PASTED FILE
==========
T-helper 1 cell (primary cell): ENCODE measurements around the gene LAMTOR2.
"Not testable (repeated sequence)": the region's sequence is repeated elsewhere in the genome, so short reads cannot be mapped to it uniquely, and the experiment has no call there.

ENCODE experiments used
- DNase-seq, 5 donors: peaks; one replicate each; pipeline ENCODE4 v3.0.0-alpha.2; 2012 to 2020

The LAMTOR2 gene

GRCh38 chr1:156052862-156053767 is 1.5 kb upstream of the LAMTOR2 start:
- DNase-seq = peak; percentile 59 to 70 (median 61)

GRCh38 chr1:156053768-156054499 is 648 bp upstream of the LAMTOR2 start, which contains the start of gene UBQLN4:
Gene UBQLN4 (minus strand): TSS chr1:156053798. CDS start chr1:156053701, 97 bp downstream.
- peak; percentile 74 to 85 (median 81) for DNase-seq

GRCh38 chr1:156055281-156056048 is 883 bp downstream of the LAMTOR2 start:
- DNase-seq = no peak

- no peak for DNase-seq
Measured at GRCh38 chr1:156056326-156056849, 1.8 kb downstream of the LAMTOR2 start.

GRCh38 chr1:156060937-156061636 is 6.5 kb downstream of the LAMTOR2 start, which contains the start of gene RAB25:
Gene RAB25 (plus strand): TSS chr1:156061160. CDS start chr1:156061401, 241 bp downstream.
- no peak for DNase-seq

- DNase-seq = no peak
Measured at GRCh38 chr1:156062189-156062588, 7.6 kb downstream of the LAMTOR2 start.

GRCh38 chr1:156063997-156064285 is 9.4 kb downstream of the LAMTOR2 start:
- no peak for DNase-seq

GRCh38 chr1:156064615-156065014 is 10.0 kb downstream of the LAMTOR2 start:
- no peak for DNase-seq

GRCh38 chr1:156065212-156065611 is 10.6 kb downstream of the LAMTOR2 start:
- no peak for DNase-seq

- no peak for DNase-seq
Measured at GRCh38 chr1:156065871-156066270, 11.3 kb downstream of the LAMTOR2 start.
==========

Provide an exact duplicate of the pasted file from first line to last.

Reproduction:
T-helper 1 cell (primary cell): ENCODE measurements around the gene LAMTOR2.
"Not testable (repeated sequence)": the region's sequence is repeated elsewhere in the genome, so short reads cannot be mapped to it uniquely, and the experiment has no call there.

ENCODE experiments used
- DNase-seq, 5 donors: peaks; one replicate each; pipeline ENCODE4 v3.0.0-alpha.2; 2012 to 2020

The LAMTOR2 gene

GRCh38 chr1:156052862-156053767 is 1.5 kb upstream of the LAMTOR2 start:
- DNase-seq = peak; percentile 59 to 70 (median 61)

GRCh38 chr1:156053768-156054499 is 648 bp upstream of the LAMTOR2 start, which contains the start of gene UBQLN4:
Gene UBQLN4 (minus strand): TSS chr1:156053798. CDS start chr1:156053701, 97 bp downstream.
- peak; percentile 74 to 85 (median 81) for DNase-seq

GRCh38 chr1:156055281-156056048 is 883 bp downstream of the LAMTOR2 start:
- DNase-seq = no peak

- no peak for DNase-seq
Measured at GRCh38 chr1:156056326-156056849, 1.8 kb downstream of the LAMTOR2 start.

GRCh38 chr1:156060937-156061636 is 6.5 kb downstream of the LAMTOR2 start, which contains the start of gene RAB25:
Gene RAB25 (plus strand): TSS chr1:156061160. CDS start chr1:156061401, 241 bp downstream.
- no peak for DNase-seq

- DNase-seq = no peak
Measured at GRCh38 chr1:156062189-156062588, 7.6 kb downstream of the LAMTOR2 start.

GRCh38 chr1:156063997-156064285 is 9.4 kb downstream of the LAMTOR2 start:
- no peak for DNase-seq

GRCh38 chr1:156064615-156065014 is 10.0 kb downstream of the LAMTOR2 start:
- no peak for DNase-seq

GRCh38 chr1:156065212-156065611 is 10.6 kb downstream of the LAMTOR2 start:
- no peak for DNase-seq

- no peak for DNase-seq
Measured at GRCh38 chr1:156065871-156066270, 11.3 kb downstream of the LAMTOR2 start.